Nebula, the start-up focused on making it easier for firms to create OpenStack-based private clouds, has shut down.
The US firm was set up in 2011 by Chris Kemp, one of the founders of the OpenStack project, and had a customer list that included Lockheed Martin, Dreamworks Studios and Sony Entertainment Network.
Nebula sold appliances for building private clouds based on the cloud controller platform OpenStack. These appliances included up to 40 x86 servers running Nebula Cosmos, an operating system designed to simply the deployment and management of virtualised compute and storage.
Nebula is one of several high-profile smaller firms, which also includes Mirantis and Piston Cloud, focused on selling OpenStack-based products and services.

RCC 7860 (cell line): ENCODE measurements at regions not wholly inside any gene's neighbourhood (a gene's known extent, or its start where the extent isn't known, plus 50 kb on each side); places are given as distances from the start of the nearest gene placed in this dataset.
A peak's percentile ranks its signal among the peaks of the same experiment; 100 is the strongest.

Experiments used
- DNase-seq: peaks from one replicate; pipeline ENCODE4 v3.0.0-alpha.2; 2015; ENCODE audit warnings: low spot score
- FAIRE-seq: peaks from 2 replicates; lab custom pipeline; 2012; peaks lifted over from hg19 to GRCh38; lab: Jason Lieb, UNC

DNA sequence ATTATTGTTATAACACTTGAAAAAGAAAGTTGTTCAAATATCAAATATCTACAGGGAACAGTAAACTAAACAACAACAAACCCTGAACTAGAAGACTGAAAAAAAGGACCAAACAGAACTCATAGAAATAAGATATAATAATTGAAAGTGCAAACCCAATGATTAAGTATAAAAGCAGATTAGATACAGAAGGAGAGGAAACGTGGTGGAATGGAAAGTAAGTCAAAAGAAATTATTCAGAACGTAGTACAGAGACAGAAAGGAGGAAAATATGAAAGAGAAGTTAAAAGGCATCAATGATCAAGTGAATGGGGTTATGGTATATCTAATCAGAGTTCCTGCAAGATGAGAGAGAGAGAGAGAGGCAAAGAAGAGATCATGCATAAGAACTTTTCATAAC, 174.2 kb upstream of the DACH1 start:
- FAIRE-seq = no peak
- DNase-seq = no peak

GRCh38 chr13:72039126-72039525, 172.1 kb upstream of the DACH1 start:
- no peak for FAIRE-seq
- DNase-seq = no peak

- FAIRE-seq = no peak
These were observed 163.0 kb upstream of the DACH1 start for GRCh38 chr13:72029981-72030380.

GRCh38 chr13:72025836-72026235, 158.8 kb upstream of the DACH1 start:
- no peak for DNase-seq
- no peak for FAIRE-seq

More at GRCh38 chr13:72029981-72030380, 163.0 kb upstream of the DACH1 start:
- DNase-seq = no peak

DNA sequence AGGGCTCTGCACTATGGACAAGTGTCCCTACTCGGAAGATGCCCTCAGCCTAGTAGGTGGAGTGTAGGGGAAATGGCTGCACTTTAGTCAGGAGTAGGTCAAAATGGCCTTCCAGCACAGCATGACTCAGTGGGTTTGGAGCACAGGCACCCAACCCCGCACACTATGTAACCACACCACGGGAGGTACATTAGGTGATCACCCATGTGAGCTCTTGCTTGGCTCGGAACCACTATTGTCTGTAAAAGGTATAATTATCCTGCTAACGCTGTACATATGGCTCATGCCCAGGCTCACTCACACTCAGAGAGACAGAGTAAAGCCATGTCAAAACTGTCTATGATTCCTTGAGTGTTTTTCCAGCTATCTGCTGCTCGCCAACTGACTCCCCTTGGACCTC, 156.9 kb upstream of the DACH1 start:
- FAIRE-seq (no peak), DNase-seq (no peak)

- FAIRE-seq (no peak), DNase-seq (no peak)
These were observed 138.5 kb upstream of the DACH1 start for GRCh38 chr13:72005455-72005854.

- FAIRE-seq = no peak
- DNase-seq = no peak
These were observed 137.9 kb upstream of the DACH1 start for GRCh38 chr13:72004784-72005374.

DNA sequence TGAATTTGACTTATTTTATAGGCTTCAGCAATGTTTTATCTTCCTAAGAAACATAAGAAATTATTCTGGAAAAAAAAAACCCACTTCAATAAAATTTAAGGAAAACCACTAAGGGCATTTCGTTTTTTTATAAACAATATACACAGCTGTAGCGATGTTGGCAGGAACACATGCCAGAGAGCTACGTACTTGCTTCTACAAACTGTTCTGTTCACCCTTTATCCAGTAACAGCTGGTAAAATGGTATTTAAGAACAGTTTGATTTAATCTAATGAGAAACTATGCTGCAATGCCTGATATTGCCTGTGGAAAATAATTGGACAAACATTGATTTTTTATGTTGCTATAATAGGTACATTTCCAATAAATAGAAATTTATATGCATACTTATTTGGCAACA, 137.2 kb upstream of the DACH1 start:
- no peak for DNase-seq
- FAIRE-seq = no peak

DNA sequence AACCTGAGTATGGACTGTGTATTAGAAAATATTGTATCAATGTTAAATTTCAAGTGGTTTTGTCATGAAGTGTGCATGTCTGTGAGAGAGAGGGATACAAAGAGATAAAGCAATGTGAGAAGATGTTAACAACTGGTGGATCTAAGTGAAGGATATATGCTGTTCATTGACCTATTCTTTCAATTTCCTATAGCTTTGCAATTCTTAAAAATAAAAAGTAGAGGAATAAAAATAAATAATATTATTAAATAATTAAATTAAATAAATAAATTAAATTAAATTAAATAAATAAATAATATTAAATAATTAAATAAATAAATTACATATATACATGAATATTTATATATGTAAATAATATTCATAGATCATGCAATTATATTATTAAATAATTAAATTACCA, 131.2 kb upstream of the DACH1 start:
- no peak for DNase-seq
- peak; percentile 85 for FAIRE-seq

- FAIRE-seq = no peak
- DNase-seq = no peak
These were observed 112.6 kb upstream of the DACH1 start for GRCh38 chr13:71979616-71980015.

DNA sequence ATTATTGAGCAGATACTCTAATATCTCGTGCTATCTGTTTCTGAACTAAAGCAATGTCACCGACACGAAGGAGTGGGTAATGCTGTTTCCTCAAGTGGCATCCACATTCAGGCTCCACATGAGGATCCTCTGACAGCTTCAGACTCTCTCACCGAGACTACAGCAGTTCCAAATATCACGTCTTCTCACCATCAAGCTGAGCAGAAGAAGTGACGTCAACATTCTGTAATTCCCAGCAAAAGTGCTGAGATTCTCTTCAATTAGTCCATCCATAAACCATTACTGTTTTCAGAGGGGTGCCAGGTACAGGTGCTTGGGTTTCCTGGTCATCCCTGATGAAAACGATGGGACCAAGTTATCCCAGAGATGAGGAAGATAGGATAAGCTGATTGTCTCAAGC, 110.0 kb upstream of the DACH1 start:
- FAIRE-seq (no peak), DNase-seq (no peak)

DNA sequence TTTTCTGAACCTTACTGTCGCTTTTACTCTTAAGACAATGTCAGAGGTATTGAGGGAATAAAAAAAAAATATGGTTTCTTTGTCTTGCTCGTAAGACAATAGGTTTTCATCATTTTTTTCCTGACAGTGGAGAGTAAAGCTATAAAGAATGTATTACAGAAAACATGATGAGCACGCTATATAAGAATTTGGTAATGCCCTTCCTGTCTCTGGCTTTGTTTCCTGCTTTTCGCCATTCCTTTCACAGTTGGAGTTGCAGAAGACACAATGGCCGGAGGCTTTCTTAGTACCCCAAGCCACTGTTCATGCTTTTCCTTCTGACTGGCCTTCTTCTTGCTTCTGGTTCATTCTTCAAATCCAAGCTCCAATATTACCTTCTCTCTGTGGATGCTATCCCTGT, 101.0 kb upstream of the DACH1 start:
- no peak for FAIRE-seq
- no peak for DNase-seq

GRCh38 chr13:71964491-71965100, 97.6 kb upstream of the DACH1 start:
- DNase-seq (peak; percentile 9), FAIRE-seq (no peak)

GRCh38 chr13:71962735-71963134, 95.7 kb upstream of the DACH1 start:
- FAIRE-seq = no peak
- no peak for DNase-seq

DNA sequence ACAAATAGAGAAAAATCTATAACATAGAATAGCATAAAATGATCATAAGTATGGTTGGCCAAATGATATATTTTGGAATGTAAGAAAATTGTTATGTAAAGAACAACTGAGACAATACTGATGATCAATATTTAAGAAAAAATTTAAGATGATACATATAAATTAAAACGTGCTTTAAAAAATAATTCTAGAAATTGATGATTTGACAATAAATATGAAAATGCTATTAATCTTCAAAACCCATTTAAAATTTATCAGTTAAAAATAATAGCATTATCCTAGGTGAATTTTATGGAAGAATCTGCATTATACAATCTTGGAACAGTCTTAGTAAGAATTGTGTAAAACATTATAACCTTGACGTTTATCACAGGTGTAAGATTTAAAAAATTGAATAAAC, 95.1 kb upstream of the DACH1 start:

In a note on its website, Nebula's management team singled out the immaturity of the OpenStack market as having played a role in the firm ceasing operations.
"We are deeply disappointed that the market will likely take another several years to mature," it stated.
"As a venture backed start up, we did not have the resources to wait."
The closure comes at what appears to be a pivotal moment for OpenStack-related vendors. Mirantis president and CEO Adrian Ionel told ZDNet yesterday that the future success of OpenStack as a platform depends on larger companies beginning to deploy clouds based around the controller.
"OpenStack is at a very critical juncture right now. It's a very critical time. It can go either way. OpenStack is now in a good position where it's planted a lot of seeds in three big sectors, which are the SaaS companies, the telcos and the techie enterprises. Now it's all about moving from initial adopters to large-scale use," Ionel said.
Nebula private clouds will continue to operate but support will no longer be available.
As for Nebula customers who want to migrate to new cloud platforms, the company said that Nebula private clouds are compatible with various OpenStack offerings, including those from Red Hat, IBM and HP.